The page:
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Greater Bilby
Zoo location: 
Scientific Name: 
Macrotis lagotis
Phylum: 
Chordata
Species class: 
Mammalia
Order: 
Peramelemorphia
Family: 
Thylacomyidae
Genus: 
Macrotis
Species: 
lagotis
Status: 
Vulnerable
Population Trend: 
Decreasing
Quick Facts

Lifespan: 6 years in the wild and 10 years in human care

Weight: Up to 2.5kgs

Size: body length up to 55cm plus a tail of up to 29cm. Females are about half the size of males.

Fun Facts
  • Some Australian use the bilby as the symbol of Easter. The now popularised Easter Bilby has raised further awareness of its plight in the wild as well as funds to support conservation efforts
  • Their large, hairless ears assist them in keeping cool as well as hearing predators
  • The females have a backwards facing pouch so it does not fill with dirt when digging
  • The hind limbs have two small toes that grow close together on the inside of their large middle toe. Like a kangaroo this ‘double nail)  is used for grooming
  • They have the smallest gestation period of all the mammals; only 12-16 days.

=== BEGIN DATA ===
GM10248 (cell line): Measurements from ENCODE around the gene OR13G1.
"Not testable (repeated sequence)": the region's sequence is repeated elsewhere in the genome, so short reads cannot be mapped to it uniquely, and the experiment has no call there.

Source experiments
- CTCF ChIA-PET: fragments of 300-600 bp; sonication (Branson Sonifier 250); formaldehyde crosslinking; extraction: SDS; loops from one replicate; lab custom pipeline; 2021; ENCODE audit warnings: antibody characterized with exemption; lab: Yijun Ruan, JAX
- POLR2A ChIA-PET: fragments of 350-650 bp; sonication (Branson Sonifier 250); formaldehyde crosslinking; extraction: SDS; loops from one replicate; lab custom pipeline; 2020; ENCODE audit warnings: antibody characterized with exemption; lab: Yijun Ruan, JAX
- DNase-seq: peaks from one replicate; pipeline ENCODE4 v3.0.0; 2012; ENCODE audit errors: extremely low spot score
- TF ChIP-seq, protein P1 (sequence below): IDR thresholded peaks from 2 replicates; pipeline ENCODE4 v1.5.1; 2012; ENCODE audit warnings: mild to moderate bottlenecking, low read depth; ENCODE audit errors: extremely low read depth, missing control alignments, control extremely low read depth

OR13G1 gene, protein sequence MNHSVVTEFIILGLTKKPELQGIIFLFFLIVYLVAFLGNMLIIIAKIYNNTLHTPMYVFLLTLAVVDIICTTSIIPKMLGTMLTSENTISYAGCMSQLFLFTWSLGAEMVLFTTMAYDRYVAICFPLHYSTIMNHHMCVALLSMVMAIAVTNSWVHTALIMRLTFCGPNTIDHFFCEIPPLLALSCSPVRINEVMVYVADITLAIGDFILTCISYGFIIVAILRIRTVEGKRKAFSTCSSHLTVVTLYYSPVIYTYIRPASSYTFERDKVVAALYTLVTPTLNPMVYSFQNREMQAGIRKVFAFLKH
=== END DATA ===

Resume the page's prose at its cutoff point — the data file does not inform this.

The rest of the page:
Distribution Map: 

Greater Bilby

Taronga has made a centenary commitment to the long-term support of this species. Donate or find out more about how you can support our cause.

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At Taronga:

Taronga Zoo is currently home to four bilbies.  Kwoba is the resident male.  He arrived from Western Australia in 2016 to breed with our two females, Tanami and Tirari.

Tanami and Tirari were the first bilbies ever to be born at Taronga and they are now preparing to become mothers themselves.  With a short gestation period of 12-14 days, once born, the joeys will make their way into mum’s backward facing pouch.  After 3 months in the pouch, the young will start to become more independent, eventually leaving mum by 5 months of age. 

Taronga’s bilbies play an important role in educating the visitors about threats to Australian Wildlife and what can be done to help them. They can be seen in the Australian Nightlife exhibit (Map reference J4).

Region: 
Source: 
http://www.iucnredlist.org/
Year assessed: 
2008